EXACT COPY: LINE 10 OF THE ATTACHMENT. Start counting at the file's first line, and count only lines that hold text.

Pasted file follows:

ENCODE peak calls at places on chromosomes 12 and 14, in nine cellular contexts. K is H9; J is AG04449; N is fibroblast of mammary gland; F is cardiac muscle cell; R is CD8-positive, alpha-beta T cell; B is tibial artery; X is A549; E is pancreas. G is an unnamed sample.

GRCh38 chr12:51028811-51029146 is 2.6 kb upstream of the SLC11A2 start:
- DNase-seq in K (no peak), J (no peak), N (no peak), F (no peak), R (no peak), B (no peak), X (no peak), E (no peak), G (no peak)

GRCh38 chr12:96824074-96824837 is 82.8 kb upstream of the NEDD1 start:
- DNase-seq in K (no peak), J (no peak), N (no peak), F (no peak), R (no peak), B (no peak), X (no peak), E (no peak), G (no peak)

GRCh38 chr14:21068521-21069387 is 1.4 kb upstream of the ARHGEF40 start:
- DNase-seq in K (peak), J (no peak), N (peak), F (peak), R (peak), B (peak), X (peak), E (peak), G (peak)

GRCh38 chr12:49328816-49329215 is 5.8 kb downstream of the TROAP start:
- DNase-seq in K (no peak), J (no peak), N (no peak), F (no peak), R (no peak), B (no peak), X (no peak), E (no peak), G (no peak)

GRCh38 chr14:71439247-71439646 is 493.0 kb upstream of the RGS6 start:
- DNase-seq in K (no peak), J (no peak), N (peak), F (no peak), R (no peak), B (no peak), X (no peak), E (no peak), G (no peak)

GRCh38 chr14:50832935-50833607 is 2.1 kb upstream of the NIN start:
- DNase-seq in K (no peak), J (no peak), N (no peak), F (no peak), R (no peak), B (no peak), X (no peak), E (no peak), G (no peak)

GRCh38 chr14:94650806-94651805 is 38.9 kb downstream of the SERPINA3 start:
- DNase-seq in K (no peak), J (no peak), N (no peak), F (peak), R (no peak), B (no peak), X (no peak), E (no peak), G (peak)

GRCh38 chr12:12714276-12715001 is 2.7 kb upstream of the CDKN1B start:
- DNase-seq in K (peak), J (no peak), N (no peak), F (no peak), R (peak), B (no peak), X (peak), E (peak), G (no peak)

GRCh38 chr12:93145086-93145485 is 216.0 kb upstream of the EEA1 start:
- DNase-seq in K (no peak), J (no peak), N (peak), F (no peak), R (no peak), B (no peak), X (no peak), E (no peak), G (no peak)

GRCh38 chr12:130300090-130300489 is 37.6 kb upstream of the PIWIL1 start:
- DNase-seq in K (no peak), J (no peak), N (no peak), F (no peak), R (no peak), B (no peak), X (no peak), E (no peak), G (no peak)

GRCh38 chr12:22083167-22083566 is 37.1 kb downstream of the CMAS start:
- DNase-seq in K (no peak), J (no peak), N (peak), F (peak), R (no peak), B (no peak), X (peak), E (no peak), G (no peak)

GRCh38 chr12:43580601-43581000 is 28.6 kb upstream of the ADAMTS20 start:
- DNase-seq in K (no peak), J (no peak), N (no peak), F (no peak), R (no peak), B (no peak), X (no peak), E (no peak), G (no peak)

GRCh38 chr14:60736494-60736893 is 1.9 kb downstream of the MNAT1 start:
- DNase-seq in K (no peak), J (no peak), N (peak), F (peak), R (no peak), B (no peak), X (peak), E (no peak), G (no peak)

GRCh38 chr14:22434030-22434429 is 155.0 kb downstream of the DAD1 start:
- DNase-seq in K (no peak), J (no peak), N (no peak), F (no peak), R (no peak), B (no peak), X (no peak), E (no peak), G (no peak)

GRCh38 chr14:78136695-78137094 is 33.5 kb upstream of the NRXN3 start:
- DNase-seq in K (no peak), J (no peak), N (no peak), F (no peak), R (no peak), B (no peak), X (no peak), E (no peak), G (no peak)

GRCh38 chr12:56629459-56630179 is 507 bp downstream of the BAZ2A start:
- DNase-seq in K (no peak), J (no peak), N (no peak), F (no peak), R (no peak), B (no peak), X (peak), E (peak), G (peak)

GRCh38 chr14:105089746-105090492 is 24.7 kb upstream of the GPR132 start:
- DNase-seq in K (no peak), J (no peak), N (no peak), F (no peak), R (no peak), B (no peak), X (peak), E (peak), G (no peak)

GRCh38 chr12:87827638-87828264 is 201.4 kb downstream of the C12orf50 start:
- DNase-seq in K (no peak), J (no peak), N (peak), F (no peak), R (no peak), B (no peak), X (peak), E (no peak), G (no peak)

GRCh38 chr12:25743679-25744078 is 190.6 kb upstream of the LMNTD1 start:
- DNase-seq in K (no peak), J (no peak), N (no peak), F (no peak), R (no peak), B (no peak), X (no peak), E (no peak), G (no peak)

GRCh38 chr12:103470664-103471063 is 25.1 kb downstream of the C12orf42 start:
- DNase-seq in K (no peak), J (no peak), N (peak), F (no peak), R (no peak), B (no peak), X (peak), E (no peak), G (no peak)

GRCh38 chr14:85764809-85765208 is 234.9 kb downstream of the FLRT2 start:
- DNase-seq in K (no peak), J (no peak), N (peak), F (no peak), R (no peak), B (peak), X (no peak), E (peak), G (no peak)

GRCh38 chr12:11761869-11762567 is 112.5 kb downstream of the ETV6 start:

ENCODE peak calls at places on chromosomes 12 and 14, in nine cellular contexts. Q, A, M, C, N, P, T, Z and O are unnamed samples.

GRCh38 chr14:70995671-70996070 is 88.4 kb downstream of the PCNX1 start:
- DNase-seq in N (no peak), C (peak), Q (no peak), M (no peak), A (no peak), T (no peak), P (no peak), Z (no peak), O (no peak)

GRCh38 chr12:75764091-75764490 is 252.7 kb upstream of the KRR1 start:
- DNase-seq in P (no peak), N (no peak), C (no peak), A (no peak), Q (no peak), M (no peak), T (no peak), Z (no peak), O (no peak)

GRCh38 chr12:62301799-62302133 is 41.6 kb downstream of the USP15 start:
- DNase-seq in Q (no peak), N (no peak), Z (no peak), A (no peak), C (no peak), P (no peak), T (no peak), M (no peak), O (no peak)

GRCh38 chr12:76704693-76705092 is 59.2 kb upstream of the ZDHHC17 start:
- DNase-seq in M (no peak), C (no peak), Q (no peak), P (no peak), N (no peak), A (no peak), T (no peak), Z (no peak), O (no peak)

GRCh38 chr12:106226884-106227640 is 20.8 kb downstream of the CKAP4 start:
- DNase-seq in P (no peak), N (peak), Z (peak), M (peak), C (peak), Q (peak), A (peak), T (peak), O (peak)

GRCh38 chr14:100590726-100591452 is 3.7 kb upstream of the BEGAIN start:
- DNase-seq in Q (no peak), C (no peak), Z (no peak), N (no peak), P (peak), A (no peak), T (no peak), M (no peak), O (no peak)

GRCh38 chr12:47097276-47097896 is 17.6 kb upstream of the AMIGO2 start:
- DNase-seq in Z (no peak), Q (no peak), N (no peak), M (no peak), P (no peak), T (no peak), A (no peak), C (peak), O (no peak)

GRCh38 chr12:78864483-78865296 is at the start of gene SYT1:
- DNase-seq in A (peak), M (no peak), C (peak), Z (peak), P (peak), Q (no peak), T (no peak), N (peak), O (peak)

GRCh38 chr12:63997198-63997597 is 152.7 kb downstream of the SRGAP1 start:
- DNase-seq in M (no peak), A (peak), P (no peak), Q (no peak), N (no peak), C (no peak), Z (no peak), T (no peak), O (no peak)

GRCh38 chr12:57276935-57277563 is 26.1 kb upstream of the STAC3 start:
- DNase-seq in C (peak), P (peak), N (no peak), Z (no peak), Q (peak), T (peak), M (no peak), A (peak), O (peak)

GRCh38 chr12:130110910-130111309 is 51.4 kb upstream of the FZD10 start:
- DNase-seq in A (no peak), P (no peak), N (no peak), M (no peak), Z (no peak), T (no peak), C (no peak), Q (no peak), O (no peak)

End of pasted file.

GRCh38 chr14:71439247-71439646 is 493.0 kb upstream of the RGS6 start: